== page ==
Hardly had he landed in the People’s Republic than the Beijing government invaded Vietnam, a move widely anticipated the world over and which the meanest section officer in the ministry of external affairs could have warned Vajpayee was likely to happen. With his tail between his legs, Vajpayee had to abort his visit and return to South Block.

Like the Bourbons who learned nothing, as Prime Minister he embarked on his Lahore yatra in a fit of forgetfulness. We now know from the 17 specific indictments in the report of the Kargil Review Committee (chairman: K. Subrahmanyam) — and if you do not know then please read my article in the forthcoming issue of the Kolkata journal, New Approach — that the Vajpayee government had received a mountain of evidence of Pakistani malfeasance in the Kargil sector.

So keen was Vajpayee, however, on proving that he could achieve with Pakistan what a succession of his Congress predecessors had failed to deliver that his government turned a blind eye to the warning signals flashing through our 13 different intelligence agencies. And set off to eat Pakistani kababs (delicious!) in the Lahore Fort. The rest, as they say, is history.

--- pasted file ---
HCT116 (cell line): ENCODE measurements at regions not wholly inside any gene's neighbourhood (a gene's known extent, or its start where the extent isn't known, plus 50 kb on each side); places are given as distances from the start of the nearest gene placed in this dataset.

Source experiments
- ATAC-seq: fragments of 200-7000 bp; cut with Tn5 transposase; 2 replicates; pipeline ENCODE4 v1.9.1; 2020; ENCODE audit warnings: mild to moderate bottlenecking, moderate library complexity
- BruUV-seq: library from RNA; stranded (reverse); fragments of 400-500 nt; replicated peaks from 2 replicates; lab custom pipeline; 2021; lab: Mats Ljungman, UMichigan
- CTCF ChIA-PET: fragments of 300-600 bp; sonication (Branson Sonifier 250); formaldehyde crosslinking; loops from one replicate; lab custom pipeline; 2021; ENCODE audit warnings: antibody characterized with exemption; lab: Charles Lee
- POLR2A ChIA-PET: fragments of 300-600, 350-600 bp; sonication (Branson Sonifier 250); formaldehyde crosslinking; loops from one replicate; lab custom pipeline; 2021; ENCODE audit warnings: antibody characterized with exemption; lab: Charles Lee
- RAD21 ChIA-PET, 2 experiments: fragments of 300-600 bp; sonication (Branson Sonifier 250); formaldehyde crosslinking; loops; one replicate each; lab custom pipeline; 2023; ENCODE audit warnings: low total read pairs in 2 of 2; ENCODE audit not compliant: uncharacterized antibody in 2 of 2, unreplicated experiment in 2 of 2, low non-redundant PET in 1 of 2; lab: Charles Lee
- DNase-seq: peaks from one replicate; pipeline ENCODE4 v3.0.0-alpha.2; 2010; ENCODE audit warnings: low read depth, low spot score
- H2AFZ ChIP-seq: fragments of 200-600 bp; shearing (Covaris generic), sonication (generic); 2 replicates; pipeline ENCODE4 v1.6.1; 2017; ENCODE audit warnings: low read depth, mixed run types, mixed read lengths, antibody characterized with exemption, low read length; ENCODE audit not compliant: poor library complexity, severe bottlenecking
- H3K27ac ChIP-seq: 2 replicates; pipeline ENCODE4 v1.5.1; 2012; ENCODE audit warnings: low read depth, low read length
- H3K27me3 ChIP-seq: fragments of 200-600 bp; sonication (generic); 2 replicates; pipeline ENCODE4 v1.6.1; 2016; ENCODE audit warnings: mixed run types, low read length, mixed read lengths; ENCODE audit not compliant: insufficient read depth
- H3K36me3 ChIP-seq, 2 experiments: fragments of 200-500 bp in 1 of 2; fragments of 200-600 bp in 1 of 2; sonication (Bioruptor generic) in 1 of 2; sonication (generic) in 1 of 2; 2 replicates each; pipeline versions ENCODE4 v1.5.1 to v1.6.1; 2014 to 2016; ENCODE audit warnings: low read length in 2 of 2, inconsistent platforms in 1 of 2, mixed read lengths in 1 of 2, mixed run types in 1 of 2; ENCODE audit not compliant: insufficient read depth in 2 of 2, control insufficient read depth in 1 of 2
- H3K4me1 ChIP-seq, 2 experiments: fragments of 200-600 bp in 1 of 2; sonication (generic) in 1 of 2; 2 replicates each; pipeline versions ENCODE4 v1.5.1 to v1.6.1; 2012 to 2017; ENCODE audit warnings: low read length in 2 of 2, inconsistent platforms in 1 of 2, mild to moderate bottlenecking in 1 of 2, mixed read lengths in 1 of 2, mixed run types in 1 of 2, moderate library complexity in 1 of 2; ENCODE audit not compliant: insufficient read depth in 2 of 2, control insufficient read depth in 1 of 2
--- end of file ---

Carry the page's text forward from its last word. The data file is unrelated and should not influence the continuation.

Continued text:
Now for a third time, Vajpayee is embarked on a major diplomatic initiative with no preparation whatsoever. The contrast with Rajiv Gandhi’s breakthrough journey to China is stark. Where Rajiv signalled his desire to effect a reconciliation with China virtually on the day he became Prime Minister, he waited a full four years, till December 1988, before embarking on his journey. Meanwhile, there was the eyeball-to-eyeball confrontation with the Chinese armed forces at Sumdorongchu to show the Chinese that India was no longer the pushover it had been in 1962; then the visit to Bhutan to reassure the establishment there that the Kingdom was in no danger, and the grant of full statehood to Arunachal Pradesh notwithstanding Chinese hysteria over the move. There were also gestures to Pakistan, both under Zia and after his death to his successor, Benazir Bhutto, that Pakistan did not need China to find in India a trustworthy interlocutor for a viable relationship between these two distant neighbours.

Then - and only then - did Rajiv Gandhi set out for the People’s Republic.